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German Fieseler Fi 156C-2 Storch Reconnaissance Aircraft - Otto Skorzeny's Gran Sasso Raid, Italy, September 1943 (1:72 Scale)
German Fieseler Fi 156C-2 Storch Reconnaissance Aircraft - Otto Skorzenys Gran Sasso Raid, Italy, September 1943

Falcon Models German Fieseler Fi 156C-2 Storch Reconnaissance Aircraft - Otto Skorzeny's Gran Sasso Raid, Italy, September 1943

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Falcon Models FA724005 German Fieseler Fi 156C-2 Storch Reconnaissance Aircraft - Otto Skorzeny's Gran Sasso Raid, Italy, September 1943 (1:72 Scale) "I knew that my friend would not forsake me!"
- Italian Dictator, Benito Mussolini, upon learning of the German rescue mission to free him from Campo Imperatore, September 1943

The Fieseler Fi 156 Storch (stork) was a small German liaison aircraft built by Fieseler before and during World War II, and production continued in other countries into the 1950s for the private market. It remains famous to this day for its excellent STOL performance, and French-built later variants often appear at air shows.

In 1935, the RLM (Reichsluftfahrtministerium, Reich Aviation Ministry) put out a tender for a new Luftwaffe aircraft suitable for liaison, army co-operation (today called Forward Air Control), and medical evacuation, to several companies. Conceived by chief designer Reinhold Mewes and technical director Erich Bachem, Fieseler's entry was by far the most advanced in terms of STOL (Short Take Off and Landing) performance. A fixed slat ran along the entire leading edge of the long wings, while the entire trailing edge, inspired by earlier 1930s Junkers "double-wing" aircraft wing control surface designs, including the ailerons, was a hinged and slotted flap.

In a design feature rare for land-based aircraft, the wings on the Storch could be folded back along the fuselage in a manner not unlike that of the US Navy's F4F Wildcat fighter, allowing it to be carried on a trailer or even towed slowly behind a vehicle. The primary hinge for folding the wing rearwards was located in the wing root, where the rear wing spar met the cabin area. The long legs of the main landing gear contained oil-and-spring shock absorbers that compressed about 450 mm (18 inches) on landing, allowing the plane to set down almost anywhere. In flight they hung down, giving the aircraft the appearance of a very long-legged, big-winged bird, hence its nickname, Storch. With its very low landing speed the Storch often appeared to land vertically, or even backwards, in strong winds from directly ahead.

A total of about 2,900 Fi 156s, mostly Cs, were produced from 1937 to 1945 at the Fieseler Factory in Kassel. In 1942 the production started in the Morane-Saulnier factory at Puteaux in France. Due to the demand for the Bf 109 and the Fw 190, the Storch production was shifted to the Leichtbau Budweis in Budweis in 1943.

Pictured here is a 1:72 scale replica of a German Fieseler Fi 156C-2 Storch Reconnaissance Aircraft that was used by Otto Skorzeny's commandos in the Gran Sasso Raid, the rescue of the captured Italian dictator, Benito Mussolini, during September 1943. Sold Out!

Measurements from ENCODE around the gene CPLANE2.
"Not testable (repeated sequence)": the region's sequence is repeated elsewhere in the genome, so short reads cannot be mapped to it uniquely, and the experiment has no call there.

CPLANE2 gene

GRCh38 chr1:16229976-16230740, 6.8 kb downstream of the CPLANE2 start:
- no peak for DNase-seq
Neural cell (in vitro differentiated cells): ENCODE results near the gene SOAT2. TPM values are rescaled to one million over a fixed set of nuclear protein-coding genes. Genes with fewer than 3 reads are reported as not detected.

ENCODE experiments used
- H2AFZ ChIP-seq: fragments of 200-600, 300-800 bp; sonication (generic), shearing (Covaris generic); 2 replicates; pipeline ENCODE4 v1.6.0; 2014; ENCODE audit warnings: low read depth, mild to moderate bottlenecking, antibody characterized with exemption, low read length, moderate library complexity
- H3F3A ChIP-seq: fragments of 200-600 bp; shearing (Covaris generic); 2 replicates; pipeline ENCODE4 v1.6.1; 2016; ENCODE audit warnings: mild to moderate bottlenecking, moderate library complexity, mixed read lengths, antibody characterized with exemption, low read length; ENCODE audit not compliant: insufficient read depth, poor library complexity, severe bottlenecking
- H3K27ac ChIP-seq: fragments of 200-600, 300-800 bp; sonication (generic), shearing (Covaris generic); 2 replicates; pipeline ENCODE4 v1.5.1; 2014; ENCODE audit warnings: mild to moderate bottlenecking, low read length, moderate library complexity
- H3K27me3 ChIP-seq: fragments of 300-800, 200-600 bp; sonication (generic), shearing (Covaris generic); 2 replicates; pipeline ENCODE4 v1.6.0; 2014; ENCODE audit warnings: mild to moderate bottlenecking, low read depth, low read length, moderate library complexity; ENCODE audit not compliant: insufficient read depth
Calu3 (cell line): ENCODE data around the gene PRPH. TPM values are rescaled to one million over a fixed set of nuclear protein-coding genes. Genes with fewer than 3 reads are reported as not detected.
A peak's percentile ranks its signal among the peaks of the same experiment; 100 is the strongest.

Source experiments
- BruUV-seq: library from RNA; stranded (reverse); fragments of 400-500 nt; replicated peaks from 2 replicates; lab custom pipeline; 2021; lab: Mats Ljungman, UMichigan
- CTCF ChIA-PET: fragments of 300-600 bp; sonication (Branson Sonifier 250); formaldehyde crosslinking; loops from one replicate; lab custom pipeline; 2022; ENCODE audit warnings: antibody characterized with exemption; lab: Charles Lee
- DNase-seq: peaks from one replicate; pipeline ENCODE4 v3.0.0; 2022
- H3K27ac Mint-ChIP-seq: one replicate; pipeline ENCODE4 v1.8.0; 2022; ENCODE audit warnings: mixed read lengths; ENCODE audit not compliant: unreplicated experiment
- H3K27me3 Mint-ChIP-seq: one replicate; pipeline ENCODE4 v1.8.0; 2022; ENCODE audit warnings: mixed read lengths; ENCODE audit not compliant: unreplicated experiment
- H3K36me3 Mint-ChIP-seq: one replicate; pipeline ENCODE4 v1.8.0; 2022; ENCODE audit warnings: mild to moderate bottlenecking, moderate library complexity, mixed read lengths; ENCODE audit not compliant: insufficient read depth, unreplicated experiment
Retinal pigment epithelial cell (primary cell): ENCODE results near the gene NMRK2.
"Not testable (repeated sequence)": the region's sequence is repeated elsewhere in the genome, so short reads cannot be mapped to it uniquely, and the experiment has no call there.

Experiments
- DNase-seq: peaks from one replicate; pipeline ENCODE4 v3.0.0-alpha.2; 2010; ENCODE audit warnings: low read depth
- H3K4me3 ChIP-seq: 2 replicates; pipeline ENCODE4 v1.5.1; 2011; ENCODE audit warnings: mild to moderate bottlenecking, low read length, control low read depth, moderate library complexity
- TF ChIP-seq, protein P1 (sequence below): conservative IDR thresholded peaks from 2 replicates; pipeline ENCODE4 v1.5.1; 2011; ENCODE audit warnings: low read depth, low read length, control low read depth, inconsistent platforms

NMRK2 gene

Length: 5-1/4 inches
Wingspan: 7-3/4 inches

Release Date: June 2012

Historical Account: "Operation Eiche" - The Gran Sasso raid refers to Operation Eiche (German for 'Oak'), the rescue of Italian dictator Benito Mussolini by German paratroopers and Waffen-SS commandos in September 1943, during World War II. It was personally ordered by Adolf Hitler, planned by Major Harald Mors and approved by General Kurt Student.

On July 25th, 1943, a few weeks after the allied invasion of Sicily and bombing of Rome, the Italian Grand Council of Fascism voted to depose Mussolini and replaced him with Marshal Pietro Badoglio. Mussolini was subsequently arrested on King Victor Emmanuel's orders.After his arrest, Mussolini was transported around Italy by his captors. Otto Skorzeny, selected personally by Hitler and Ernst Kaltenbrunner to carry out the rescue mission, tracked him.

Intercepting a coded Italian radio message, Skorzeny used his own reconnaissance to determine that Mussolini was being imprisoned at Campo Imperatore Hotel, a ski resort at Campo Imperatore in Italy's Gran Sasso, high in the Apennine Mountains. On September 12th, 1943, Skorzeny joined the teamled by Major Harald Morsto rescue Mussolini in a high-risk glider mission.

The operation on the ground at Campo Imperatore was led by Lieutenant Count Otto von Berlepsch, planned by Major Harald Mors and under orders from General Kurt Student, all Fallschirmjger (German Air Force Paratroopers) officers.

The commandos crashed their nine DFS 230 gliders into the nearby mountains, then overwhelmed Mussolini's captors without a single shot being fired. Skorzeny attacked the radio operator and his equipment, and formally greeted Mussolini with "Duce, the Fhrer has sent me to set you free!" to which Mussolini replied "I knew that my friend would not forsake me!" Mussolini was first flown from Campo Imperatore in a Luftwaffe Fieseler Fi 156C-3/Trop Storch STOL liaison aircraft, Werknummer (serial number) 1268, initially flown in by Captain Walter Gerlach, then taking off with Mussolini and Skorzeny (even though the weight of an extra passenger almost caused the tiny plane to crash) then on to Vienna, where Mussolini stayed overnight at the Hotel Imperial and was given a hero's welcome. The Storch involved in rescuing Mussolini bore the radio code letters, or Stammkennzeichen, of "SJ + LL" in motion picture coverage, for propaganda purposes, of the daring rescue.

  • Diecast construction
  • Spinning propeller
  • Authentic markings and insignia
  • Comes with display stand

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